New York

February 20, 2017 - 12:17pm
The 13th annual Downtown Dining Weeks is in full swing with local Syracuse restaurants offering three-course meals for $25.

Now through March 1 marks the 13th annual Downtown Dining Weeks, hosted by the Downtown Committee of Syracuse. During these two weeks, restaurants offer three-course meals for $25. These two weeks allow people to try restaurants that may be out of their budget, otherwise. Dining Weeks also boosts business downtown during a quieter time of the year.

February 13, 2017 - 10:55am
Sophomore Justin Bachman led a group of SU students and local children to construct 3-D printed prosthetic hands to donate to kids in other countries.

Dressed in a black t-shirt with “Live Loudly” written on it, Justin Bachman asked a table of children at the Central Village Boys & Girls Club Of Syracuse New York, “When you woke up this morning, did you think you were going to make a hand for a kid in another country?”

February 6, 2017 - 1:44am
The All Saints Church hosted a pop-up food court dinner on Saturday, featuring international dishes for a cultural affair.

Madeline Kujabi stirred a curry-like concoction of chicken, peanut butter and tomato in a tall, slender metal pot. The dish, called domoda, emitted a heavy aroma, providing an olfactory nostalgia of the home Kujabi left four years ago: The Gambia.

 Kujabi came to Syracuse to continue her schooling as an international student. Now a senior at Bishop Grimes High School, Kujabi enjoys sharing her Gambian heritage through eating.  

January 30, 2017 - 5:14pm
Syracuse's rate of lead poisoning among children is four times the national average.

There is a relationship between the city of Syracuse’s high rate of lead poisoning among children and its high concentration of poverty among African-Americans and Latinos, experts say.

In Onondaga County, around six percent of children tested have elevated blood lead (EBL) levels, which is above the approximately three percent of children diagnosed with lead poisoning nationally, according to a study published in the Journal of Pediatrics.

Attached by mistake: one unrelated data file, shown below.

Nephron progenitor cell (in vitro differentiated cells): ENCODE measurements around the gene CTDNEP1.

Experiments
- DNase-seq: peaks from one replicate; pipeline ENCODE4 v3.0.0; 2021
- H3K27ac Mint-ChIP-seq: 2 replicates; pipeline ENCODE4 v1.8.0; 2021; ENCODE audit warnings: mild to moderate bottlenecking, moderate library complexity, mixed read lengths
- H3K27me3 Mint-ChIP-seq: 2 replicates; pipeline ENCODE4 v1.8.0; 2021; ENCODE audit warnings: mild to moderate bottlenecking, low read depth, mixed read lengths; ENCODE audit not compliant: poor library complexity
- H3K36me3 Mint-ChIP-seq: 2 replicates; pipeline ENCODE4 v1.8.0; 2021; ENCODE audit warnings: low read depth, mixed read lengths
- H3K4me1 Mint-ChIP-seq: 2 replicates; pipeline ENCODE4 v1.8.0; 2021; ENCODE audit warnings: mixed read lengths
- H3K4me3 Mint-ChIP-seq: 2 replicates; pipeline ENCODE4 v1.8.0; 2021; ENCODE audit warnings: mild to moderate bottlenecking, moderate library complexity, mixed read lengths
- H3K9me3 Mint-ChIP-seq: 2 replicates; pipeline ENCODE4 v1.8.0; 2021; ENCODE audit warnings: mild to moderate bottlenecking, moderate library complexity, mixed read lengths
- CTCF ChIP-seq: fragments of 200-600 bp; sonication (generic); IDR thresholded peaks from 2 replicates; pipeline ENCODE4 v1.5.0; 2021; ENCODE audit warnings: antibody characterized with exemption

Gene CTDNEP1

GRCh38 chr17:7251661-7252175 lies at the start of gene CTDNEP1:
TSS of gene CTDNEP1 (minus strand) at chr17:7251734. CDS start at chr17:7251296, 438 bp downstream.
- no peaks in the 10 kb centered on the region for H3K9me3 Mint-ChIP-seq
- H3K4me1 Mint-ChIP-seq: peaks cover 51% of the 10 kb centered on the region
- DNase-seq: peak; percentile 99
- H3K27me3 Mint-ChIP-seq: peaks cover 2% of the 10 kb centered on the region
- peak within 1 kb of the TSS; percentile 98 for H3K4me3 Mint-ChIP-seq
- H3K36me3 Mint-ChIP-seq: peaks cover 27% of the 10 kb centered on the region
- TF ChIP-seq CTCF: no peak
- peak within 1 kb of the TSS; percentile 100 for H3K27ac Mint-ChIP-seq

December 28, 2016 - 5:25pm
With the nation’s highest concentration of poverty among blacks, Syracuse is adopting community-oriented tactics to ending the epidemic.

Always demand a certain level of treatment. That’s what Joshua King told himself as he grew up with a single mother in the suburb of De Witt just outside of Syracuse-- “the land of opportunity,” as he calls it.

As a young black man in a city that is 84 percent white, he knew that barriers prevented him from achieving the same level of success as his peers. As a young gay black man, he knew those barriers were even greater.

March 7, 2016 - 11:23am
Assistant professor Mary Collins' research tracked more than 16,000 US factories and their pollutants.

Research published in January by a SUNY-ESF professor linked extreme toxic pollution to minority and low socio-economic communities — and in turn added to the conversation of environmental justice at SUNY-ESF.

March 4, 2016 - 12:43pm
Singer-songwriter Ashley Cox of Professional Victims discusses her songwriting process and her journey as a musician.

A twenty-dollar bill tucked in between her guitar strings; that is when singer-songwriter Ashley Cox said she realized her talents as a musician could take her beyond the street corners of Downtown Syracuse and into the city’s music scene. 

“I started playing on the streets just for fun, playing cover songs,” Cox said. “And I was drawing some crowds.”

February 15, 2016 - 11:17am
The 12th Annual Downtown Dining Weeks takes on Syracuse from Feb. 15 to Feb. 29.

Downtown Syracuse Dining Weeks is almost here. Here's some need-to-know information to plan your night out at some of the city's finest restaurants. 

February 14, 2016 - 1:13am
The snow didn't stop those with a sweet tooth from going to A Taste of Chocolate at the Columbian Presbyterian Church in LaFayette on Saturday.

Chocolate is one of the few things that could get 100 people out to Columbian Presbyterian Church during a Saturday snowstorm.

Tom Redmore, an elder at Columbian Presbyterian Church in LaFayette, started A Taste of Chocolate six years ago after trying to come up with a new fundraising idea and seeing how much money people spent on Valentine’s Day every year.

January 30, 2016 - 4:59pm
Gabriela Ecalante has started three businesses, but she goes beyond these ventures to help others whenever she can.

It’s 6 a.m. on a Monday morning and Gabriela Escalante has been awake for an hour. There are no meetings, phone calls, or obligations to attend until 9 a.m., but Escalante likes to run around her rural neighborhood in Central New York – even on Monday mornings. She laces up her pink and white tennis shoes and begins a 30-minute run around her familiar course. The sun is still sleeping, but the morning’s darkness doesn’t stop Escalante from fulfilling the daily goal she has met for the past year.